My overall sense is that the time I invested was worthwhile. I think I probably invested about 20 hours through the week on exploring and trying to use some of the tools, reflecting on my own practices, attitudes and behaviours and the circumstances in which I use these digital/media tools, writing up my thoughts under each theme and listening to the daily twitter conversation.
Perhaps the missing C that kept being talked about was commitment. There is an opportunity cost in engaging with technology initially to be competent and confident in using it and then to apply it. It doesn't always work and I had many instances during the week when what I tried didn't work and I was both frustrated and demotivated. I also lost my power lead to my tablet and managed to pick up something through my downloads.
I was grateful to the person who tweeted that they had had trouble with an app. I often have trouble trying to make things work and this aspect of learning often gets glossed over in the enthusiasm for the technology. In fact my criticisms of the experience were in the overwhelming positivity and enthusiasm expressed by participants - not surprising given that many were in the business of promoting these technologies and were so familiar with them that they didn't give it a second thought. Perhaps there is a need for BYOD4L 'for beginners'.
Accepting that I probably wasn't typical of the participants in that I didn't have a teaching role within an organisation. The things I valued most which worked best for me were:
1 The resources. Sue's collections of tools and the introductory videos are a great resource that I have embedded in my own website for future use. I didn't find the scenarios useful.
2 Examples and illustrations of the use of the technologies.. these were great in showing what could be done. In particular some of the curatorial tools like scoop.it and paper.li.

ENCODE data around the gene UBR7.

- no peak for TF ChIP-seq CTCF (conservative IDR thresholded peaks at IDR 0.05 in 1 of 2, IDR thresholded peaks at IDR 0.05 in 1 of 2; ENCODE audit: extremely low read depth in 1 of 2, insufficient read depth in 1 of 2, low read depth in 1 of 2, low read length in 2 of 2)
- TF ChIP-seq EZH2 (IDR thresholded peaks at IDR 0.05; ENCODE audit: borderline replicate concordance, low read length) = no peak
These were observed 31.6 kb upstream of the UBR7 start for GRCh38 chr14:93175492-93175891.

The twitter conversation was I felt conducted between like minded people who are genuinely enthusiastic about the use of devices and tools. The sheer volume of tweets was overwhelming more like a brainstorming exercise. I found reading some of the more considered reflections more valuable.
What was great was seeing the enthusiasm, commitment, teamwork, care and attention and personal support the facilitators gave to the process and the people in it. A real lesson in the energy, passion, care, dedication and expertise necessary to make these sorts of learning experiences work. I gained useful insights into what had to be done to make this form of learning work.
Offline I had some good conversations with my son who managed to spend a bit of time looking at the resources and tuned into the twitter conversation most evenings. So it achieved that objective.
The tension for me throughout the BYOD4L experience was the push towards using mobile devices (not surprising given that this is what it was about) when my preferred device - because I am mainly based at home, is my laptop. But restricting myself to my laptop means I cannot access apps which are only designed for mobile devices. But by the end of the week I could see that my own work to support LWE could be enhanced with the selective use of mobile devices and some of the tools. More importantly I decided that my need to embrace these new media tools is not so much driven by own interests but by the interests of others who want to express themselves using the technologies that they prefer to represent their own learning, development and achievement and this changed my perspective.
Throughout the week I tried to reflect on my own attitudes and practices in the contexts of my own circumstances and I will continue to do so over the next few weeks and try out some more of the tools. The idea of structuring the experience around five key concepts really helped focus attention on key aspects of living, working and playing in the digital world and for me these were powerful reflective prompts which also triggered my creative juices. The magical box that was the course did indeed promote and enable all these things which are all fundamental to learning, development and achievement - communicate, connect, collaborate, create and curate. In addition it encouraged participants to commit and enabled them to contribute and learn in the process of co-creating some of the content.
Thanks to all who designed and facilitated the process and experience. It was an interesting and enlightening experience.